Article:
Illustrating the Female Orgasm (or Lack Thereof)

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From the top, drop some social commentary. Sahki Todi, a brand strategist and content creator based in New York City, created her 100 Day Project “Nogasms” to explore female sexuality and the still-elusive-to-many female orgasm. Todi, who has only been illustrating for a year now, found visual inspiration in New Yorker cartoons and ultimately earned a “Best 100 Day Project” nod from Debbie Millman.

“My mission is to help men and, most importantly, all women, understand that female sexuality is complex and create more awareness and tolerance for the obstacles women face in the bedroom by starting a conversation about it,” writes Todi.

Nogasms consists of illustrations paired with statistics, insights and quotes from real women and literary figures alike. We checked in with Todi for more insight into the project.

How did you choose the literary quotes to accompany your illustrations?

I picked the literary quotes route first as I was looking for a safe way to discuss the orgasm gap. I got the idea while looking for ways to express a woman’s dissatisfaction with her sexual experience and immediately thought of one of my favorite quotes from literature: “I am half agony, half hope,” from Jane Austen’s Persuasion. Then I would browse quotes from literature which, when applied to a sexual setting, would drive home the message from books like The Scarlet Letter and Jane Eyre.

The quote [that] cracked me up the most among those was No. 5: “Nobody run off with her, she just run off with herself I guess,” from Lonesome Dove, which I find hilarious because it can be easily implied as masturbation, though that is not what the author meant.

It looks like around illustration 11 you began adding quotes from women that you know. What was the context of these quotes? How did these women respond to your project?

Since this is a project for the people, it mattered greatly how they responded to [it], and the initial feedback I got was that people want to hear from real women, and I embraced that. I started first talking to women I knew, asking them simply if they ever faced an issue with achieving an orgasm for any reason, and the conversation would then take its course.

I was so surprised by how comfortable every woman was in sharing her experience, as though they were waiting for someone to hear their story. Almost everyone I spoke to had something insightful to share, and I would dig deeper into certain issues during my own research. My overall sense of speaking to women has been that obstacles around sexuality are extremely common but almost never discussed. I found women are more than willing to share their experience regarding orgasms or lack thereof.

Where did you find the information for your post captions?

I read a lot of articles and got a lot of information from shows like The Goop Lab and Explained on Netflix and Ted Talks by Sarah Barmak [and] Sophia Wallace, who focus on female sexuality. I used to listen to a podcast called How Cum for a while. These were all sources for inspiration and would also help me narrow my questions to women. Through articles, I come across stats that I then use in support of my posts. This particular one (80% fake orgasms) was from a study published by CBS News.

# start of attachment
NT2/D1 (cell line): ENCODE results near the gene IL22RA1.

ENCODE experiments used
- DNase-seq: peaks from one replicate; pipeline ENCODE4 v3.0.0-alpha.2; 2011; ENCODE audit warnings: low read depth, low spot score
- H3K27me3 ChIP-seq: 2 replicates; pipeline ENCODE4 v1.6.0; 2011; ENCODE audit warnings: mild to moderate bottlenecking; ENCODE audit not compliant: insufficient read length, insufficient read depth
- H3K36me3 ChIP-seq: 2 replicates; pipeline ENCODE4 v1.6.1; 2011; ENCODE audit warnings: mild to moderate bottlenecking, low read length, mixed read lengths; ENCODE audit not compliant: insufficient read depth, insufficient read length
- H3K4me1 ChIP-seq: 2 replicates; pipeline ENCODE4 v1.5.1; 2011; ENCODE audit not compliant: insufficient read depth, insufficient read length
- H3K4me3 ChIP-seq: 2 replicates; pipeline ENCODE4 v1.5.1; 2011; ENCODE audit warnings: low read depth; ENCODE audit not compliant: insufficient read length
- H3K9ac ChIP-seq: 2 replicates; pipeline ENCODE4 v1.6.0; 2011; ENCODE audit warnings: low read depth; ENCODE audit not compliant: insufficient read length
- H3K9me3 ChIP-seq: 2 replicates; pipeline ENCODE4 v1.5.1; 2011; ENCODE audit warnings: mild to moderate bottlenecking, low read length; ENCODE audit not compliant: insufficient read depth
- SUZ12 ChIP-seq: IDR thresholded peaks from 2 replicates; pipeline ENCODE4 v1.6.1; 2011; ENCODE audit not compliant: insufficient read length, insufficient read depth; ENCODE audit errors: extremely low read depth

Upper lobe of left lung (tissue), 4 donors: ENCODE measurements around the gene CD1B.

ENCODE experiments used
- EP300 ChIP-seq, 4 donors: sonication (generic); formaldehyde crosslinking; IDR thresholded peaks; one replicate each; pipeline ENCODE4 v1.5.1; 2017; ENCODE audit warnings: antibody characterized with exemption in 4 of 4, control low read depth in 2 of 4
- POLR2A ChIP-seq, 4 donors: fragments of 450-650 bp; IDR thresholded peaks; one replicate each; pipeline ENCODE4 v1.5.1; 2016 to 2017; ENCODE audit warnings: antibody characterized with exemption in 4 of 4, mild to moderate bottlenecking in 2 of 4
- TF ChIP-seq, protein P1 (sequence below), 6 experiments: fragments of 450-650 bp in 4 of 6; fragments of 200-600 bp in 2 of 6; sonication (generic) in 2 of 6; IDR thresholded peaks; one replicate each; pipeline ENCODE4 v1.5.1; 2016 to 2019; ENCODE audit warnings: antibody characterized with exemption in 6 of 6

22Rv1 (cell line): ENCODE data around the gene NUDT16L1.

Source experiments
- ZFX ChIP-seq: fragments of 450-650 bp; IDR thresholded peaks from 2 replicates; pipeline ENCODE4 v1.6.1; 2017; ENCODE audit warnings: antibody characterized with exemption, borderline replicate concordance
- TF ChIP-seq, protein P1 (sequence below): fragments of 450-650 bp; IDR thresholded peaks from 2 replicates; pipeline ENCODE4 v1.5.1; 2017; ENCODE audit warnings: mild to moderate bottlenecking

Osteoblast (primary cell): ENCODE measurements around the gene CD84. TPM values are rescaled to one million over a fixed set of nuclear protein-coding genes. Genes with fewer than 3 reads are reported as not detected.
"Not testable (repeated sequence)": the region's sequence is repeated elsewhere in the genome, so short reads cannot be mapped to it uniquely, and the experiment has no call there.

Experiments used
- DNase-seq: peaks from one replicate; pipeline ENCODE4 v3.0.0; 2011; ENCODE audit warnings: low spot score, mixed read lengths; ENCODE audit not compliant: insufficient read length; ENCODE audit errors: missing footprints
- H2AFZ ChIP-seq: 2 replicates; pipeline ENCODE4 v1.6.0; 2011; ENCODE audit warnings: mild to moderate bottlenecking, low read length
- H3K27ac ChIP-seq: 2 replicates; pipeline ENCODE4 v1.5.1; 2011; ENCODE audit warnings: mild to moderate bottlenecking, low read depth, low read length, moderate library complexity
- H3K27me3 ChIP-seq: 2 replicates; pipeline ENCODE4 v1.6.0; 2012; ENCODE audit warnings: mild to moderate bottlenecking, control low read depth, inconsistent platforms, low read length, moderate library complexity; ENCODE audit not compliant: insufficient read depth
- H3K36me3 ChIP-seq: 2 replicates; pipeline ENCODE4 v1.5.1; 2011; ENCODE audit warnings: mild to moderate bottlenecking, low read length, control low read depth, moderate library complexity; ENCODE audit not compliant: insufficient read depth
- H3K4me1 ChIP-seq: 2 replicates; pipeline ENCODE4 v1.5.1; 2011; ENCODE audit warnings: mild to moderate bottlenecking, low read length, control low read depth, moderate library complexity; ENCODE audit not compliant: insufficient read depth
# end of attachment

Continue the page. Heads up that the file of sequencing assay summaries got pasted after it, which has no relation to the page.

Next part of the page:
What has the response been like online? Have you received any criticism from men (or other women)?

The response has been mostly positive online, but there was once a man who took offense about a religious post that focused on a particular sect of Christianity which promotes sex as sin. Then I got some negative comments from men about a post I did on the “WAP” song. But in my conversations with some men, I have experienced some pushback when I asked them if their female sexual partner has ever had trouble orgasming with them, to which one man said “Every time!” and proceeded to make hand gestures I best not describe.

I found some men to be in denial about the possibility that their female partner might have trouble orgasming. I have come to find that men definitely overestimate a woman’s pleasure during intercourse. Apart from that the only other feedback I get is to diversify my focus onto non-heterosexual relationships and be more inclusive in my illustrations, which I am currently working towards.

What was the most interesting thing you learned while working on “Nogasms”?

Working on “Nogasms” has been a revelation from the beginning, but the most interesting takeaway from this has been that sexuality is a very insular experience, and I realized that great orgasms begin from knowing yourself first.

If you could assign a song (or album/playlist) to associate with “Nogasms,” what would it be and why?

It has to be “WAP” by Cardi B and Megan Thee Stallion! Female sexual empowerment as a trend has been gaining momentum in the last couple of years, and I love that this song is encouraging women to own their sexual experience. Like “Nogasms” it provokes conversations about an otherwise taboo subject which people shy away from and urges women to be vocal about their sexual needs.